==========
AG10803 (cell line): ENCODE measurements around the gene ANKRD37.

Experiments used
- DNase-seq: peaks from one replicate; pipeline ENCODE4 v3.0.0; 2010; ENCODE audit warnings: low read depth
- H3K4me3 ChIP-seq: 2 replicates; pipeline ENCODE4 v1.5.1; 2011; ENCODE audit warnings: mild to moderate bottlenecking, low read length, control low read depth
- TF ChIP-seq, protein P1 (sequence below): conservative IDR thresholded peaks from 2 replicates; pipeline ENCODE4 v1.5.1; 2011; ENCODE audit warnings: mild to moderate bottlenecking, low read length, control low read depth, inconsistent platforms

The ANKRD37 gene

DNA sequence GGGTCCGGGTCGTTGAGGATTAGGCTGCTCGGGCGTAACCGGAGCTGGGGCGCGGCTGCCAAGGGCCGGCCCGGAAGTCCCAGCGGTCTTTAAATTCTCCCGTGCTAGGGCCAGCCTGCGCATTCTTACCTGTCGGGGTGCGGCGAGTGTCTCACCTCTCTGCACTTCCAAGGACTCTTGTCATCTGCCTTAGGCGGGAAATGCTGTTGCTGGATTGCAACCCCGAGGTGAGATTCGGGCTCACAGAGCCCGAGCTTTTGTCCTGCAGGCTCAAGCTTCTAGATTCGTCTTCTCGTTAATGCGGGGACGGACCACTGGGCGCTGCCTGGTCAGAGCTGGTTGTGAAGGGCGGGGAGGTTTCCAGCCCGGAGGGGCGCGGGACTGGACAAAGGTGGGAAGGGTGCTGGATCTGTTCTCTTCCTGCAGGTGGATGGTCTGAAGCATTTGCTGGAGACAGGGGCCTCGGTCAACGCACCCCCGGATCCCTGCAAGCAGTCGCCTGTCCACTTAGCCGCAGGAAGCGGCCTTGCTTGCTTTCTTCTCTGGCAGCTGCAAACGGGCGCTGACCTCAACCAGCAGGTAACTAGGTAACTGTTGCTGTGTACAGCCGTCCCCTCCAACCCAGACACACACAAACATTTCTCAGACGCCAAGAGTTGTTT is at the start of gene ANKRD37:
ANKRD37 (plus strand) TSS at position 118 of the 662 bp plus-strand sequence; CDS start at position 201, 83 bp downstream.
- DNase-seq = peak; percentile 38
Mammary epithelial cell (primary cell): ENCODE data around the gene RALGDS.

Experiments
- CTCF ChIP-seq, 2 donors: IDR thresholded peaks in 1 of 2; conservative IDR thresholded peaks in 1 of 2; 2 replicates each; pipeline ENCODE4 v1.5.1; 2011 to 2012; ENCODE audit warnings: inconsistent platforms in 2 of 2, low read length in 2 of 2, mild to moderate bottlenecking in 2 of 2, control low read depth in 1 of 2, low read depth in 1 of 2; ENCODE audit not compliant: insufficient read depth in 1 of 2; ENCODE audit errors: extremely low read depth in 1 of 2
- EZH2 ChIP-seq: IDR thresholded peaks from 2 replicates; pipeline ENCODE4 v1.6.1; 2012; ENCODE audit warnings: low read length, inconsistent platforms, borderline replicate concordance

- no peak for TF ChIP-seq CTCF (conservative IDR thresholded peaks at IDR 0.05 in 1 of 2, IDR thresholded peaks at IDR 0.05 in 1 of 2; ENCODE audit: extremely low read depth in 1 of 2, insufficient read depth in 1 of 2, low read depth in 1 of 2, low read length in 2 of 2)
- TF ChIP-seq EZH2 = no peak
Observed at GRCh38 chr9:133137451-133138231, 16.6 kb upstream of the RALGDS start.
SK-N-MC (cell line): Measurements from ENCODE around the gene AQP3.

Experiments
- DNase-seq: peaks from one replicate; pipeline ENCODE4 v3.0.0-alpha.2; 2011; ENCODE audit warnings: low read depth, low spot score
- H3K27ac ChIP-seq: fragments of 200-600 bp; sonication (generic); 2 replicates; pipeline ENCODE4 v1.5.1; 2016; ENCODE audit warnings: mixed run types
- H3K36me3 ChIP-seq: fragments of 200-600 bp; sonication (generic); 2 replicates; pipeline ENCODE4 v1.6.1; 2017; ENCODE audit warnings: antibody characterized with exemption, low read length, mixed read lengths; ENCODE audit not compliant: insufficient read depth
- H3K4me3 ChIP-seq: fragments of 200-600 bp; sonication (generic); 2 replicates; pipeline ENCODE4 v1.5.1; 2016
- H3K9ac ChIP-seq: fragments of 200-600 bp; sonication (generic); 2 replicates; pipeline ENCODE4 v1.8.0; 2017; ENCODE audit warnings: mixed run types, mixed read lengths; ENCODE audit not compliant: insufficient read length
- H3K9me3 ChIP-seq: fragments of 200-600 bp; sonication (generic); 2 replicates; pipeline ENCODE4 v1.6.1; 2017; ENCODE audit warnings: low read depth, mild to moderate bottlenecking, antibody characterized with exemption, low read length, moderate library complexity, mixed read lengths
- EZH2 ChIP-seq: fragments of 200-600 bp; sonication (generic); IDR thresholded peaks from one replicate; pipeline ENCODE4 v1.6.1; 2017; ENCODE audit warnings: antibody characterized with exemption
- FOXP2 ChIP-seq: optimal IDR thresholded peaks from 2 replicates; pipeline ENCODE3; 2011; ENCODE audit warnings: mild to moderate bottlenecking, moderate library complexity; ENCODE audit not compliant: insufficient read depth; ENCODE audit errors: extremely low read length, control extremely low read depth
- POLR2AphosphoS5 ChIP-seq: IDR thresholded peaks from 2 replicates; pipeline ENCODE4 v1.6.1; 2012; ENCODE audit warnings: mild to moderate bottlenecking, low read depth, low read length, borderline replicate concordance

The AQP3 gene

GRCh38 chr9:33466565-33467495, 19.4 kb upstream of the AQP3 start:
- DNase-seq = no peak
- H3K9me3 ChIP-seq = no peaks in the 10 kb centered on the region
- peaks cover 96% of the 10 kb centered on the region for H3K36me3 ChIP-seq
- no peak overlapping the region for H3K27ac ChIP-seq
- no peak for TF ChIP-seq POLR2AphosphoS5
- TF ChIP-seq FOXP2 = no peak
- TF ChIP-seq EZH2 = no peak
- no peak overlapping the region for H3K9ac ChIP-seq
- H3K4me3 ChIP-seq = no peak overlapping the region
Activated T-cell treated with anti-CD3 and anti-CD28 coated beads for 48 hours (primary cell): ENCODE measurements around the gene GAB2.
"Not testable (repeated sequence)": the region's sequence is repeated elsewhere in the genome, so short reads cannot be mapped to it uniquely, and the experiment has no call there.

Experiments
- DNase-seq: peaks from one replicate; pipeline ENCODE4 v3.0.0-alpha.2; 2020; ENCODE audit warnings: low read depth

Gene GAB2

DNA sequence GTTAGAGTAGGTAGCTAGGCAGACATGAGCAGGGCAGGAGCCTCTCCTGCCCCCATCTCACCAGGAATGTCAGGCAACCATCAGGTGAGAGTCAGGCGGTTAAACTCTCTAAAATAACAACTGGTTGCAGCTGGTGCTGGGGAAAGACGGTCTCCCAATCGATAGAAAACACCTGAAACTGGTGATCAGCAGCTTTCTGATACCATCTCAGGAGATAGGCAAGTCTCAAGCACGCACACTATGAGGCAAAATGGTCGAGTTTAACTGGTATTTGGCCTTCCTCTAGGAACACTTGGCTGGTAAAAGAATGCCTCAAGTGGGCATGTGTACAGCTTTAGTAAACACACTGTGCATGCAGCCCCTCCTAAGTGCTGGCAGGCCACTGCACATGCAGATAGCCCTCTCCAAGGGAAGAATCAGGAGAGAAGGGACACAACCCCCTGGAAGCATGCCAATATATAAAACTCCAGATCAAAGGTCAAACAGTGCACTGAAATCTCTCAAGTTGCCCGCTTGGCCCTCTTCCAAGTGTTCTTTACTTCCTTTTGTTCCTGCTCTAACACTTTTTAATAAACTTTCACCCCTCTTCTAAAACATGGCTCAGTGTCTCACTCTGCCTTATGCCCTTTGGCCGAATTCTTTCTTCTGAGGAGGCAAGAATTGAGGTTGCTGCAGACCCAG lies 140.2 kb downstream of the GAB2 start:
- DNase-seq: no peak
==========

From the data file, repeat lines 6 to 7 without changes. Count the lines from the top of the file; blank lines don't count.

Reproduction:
The ANKRD37 gene

DNA sequence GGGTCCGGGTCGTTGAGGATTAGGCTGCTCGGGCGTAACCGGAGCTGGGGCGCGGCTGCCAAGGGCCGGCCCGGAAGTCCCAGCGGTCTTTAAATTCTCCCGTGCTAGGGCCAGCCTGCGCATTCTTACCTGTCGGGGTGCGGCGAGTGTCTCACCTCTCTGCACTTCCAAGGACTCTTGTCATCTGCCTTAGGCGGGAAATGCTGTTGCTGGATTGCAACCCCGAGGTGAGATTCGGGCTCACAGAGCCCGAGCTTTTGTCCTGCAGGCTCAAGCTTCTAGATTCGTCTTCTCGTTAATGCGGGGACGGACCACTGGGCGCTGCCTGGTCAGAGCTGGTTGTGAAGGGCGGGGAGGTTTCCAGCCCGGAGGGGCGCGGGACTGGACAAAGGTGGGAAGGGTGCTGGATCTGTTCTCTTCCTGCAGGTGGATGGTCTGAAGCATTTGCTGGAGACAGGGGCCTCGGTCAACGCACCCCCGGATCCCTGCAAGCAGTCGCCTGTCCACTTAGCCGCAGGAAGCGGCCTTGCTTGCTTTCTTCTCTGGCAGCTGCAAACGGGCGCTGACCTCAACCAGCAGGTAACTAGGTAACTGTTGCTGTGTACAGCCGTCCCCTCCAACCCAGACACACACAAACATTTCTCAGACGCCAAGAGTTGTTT is at the start of gene ANKRD37: